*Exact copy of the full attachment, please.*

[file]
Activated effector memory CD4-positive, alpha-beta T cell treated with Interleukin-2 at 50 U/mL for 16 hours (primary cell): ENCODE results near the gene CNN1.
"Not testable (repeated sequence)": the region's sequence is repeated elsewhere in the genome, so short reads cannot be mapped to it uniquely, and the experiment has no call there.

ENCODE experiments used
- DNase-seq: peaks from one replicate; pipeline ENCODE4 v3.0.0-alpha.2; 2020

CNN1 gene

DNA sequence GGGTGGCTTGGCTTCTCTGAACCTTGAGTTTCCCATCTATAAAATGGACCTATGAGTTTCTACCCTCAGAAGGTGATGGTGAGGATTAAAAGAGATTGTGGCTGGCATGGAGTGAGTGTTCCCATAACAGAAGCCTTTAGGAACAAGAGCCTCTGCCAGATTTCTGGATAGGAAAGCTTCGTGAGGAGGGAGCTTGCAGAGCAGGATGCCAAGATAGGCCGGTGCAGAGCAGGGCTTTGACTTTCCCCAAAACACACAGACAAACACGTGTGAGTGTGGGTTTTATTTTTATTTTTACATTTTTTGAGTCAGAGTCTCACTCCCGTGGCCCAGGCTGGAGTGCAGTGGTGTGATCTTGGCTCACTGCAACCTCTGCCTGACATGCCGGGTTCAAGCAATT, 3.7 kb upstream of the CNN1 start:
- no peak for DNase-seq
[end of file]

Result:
Activated effector memory CD4-positive, alpha-beta T cell treated with Interleukin-2 at 50 U/mL for 16 hours (primary cell): ENCODE results near the gene CNN1.
"Not testable (repeated sequence)": the region's sequence is repeated elsewhere in the genome, so short reads cannot be mapped to it uniquely, and the experiment has no call there.

ENCODE experiments used
- DNase-seq: peaks from one replicate; pipeline ENCODE4 v3.0.0-alpha.2; 2020

CNN1 gene

DNA sequence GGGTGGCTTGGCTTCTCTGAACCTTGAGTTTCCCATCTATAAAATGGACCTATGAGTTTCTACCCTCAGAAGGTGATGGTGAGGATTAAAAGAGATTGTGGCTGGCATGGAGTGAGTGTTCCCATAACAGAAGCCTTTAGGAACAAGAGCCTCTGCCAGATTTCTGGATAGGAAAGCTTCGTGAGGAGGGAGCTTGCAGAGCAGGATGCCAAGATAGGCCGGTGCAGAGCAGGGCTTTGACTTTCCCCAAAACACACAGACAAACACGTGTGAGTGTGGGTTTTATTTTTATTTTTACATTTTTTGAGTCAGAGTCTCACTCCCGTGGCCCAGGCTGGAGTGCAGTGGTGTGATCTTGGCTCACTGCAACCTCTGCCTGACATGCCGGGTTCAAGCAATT, 3.7 kb upstream of the CNN1 start:
- no peak for DNase-seq